A leading figure in the Japanese art world, Takashi Murakami has become internationally known for his unique, uncategorisable work. He has invented a new language, characterised for more than three decades by a bold mixture of genres, influences, eras and materials.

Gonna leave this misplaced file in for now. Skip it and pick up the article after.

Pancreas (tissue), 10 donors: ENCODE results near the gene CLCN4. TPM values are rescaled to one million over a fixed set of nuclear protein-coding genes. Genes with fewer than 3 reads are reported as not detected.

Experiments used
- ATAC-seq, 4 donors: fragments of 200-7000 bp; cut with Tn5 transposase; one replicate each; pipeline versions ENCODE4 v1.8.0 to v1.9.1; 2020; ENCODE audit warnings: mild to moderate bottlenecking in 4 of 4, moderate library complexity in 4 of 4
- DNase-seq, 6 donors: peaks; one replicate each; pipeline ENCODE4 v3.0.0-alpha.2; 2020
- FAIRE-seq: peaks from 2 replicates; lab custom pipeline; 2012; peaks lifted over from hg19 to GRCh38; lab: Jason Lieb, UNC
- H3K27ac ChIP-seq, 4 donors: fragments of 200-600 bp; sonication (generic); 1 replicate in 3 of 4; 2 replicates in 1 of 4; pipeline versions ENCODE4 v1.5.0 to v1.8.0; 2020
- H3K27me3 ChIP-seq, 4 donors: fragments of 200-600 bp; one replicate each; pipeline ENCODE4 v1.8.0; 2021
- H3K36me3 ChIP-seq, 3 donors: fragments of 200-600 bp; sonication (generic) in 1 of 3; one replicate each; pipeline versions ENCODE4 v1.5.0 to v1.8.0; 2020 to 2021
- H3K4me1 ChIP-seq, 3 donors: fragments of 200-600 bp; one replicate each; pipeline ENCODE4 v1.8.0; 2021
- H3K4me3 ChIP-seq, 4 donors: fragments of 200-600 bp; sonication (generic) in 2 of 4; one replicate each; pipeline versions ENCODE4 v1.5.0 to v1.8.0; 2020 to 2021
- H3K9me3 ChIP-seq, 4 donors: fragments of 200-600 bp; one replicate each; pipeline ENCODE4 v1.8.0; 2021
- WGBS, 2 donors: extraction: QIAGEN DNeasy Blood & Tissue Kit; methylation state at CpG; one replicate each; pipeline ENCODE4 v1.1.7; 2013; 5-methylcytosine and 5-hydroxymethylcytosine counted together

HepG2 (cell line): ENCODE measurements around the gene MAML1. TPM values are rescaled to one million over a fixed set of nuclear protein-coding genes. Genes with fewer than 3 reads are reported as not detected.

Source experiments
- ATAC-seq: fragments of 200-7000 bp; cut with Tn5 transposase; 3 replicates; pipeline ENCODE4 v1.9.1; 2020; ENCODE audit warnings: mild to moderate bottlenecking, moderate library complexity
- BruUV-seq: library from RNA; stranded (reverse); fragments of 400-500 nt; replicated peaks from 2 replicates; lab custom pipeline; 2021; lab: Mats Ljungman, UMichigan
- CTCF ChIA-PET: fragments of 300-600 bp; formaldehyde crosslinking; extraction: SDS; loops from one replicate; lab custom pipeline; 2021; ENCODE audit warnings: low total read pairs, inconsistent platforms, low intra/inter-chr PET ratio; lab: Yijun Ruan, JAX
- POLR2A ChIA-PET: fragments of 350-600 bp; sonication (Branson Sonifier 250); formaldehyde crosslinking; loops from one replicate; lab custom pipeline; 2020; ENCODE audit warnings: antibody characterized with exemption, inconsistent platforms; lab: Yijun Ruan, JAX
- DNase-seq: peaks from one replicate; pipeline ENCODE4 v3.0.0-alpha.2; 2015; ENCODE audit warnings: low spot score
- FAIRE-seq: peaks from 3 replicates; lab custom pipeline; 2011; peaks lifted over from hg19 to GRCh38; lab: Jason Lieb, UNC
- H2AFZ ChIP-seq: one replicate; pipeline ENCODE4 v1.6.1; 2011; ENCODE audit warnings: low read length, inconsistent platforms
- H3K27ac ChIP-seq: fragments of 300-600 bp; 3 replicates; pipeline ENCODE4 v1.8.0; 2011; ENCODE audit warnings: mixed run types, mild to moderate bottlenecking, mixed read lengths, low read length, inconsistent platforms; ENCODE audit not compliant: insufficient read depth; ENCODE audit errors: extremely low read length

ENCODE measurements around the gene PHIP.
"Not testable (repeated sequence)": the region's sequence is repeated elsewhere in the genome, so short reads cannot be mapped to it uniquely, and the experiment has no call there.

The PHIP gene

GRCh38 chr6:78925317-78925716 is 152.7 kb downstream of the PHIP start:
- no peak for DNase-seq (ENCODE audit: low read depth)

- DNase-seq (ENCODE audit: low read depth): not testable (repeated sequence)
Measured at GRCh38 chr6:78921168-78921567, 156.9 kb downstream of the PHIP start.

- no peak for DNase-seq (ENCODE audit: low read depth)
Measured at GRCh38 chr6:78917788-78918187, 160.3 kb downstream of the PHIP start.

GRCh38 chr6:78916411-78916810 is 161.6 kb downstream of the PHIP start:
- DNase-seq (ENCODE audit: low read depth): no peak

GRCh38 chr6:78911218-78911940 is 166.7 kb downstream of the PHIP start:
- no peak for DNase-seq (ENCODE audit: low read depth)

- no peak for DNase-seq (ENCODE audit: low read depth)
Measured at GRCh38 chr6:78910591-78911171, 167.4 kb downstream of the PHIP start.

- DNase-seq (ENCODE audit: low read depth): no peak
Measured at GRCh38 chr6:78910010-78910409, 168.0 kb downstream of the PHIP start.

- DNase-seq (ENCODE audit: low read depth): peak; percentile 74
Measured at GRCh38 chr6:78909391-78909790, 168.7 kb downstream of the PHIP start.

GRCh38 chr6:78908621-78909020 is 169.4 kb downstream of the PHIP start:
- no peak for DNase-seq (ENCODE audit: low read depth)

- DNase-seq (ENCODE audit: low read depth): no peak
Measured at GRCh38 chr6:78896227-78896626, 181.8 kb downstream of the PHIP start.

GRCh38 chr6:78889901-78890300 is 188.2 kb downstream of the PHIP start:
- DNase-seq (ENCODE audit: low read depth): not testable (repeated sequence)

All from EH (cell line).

After studying traditional painting at Tokyo University of the Arts, Murakami looked for a new form of personal expression in reaction to the context of the time, which he felt was lacking a national contemporary scene and was dominated by American culture. Driven by an unbridled imagination, Murakami creates strange and singular, dark and wonderful worlds populated by fantastical figures, fairy-tale animals, fabulous creatures, malicious monsters and abundant flora. Drawing on the political, cultural, religious and social history of Japan, Murakami borrows from the Kawaii aesthetic, anime and manga, as well as the old masters of painting and Buddhist iconography. From the atomic bomb to the tsunami and earthquakes, references to the more or less recent traumatisms that have affected his country are omnipresent in his work. Composed of a variety of forms and materials (painting, sculpture, installation, animated film, alongside pieces created by his company Kaikai Kiki), his prolific output is marked by a singular style that masterfully combines traditional pictorial techniques with the very latest technologies.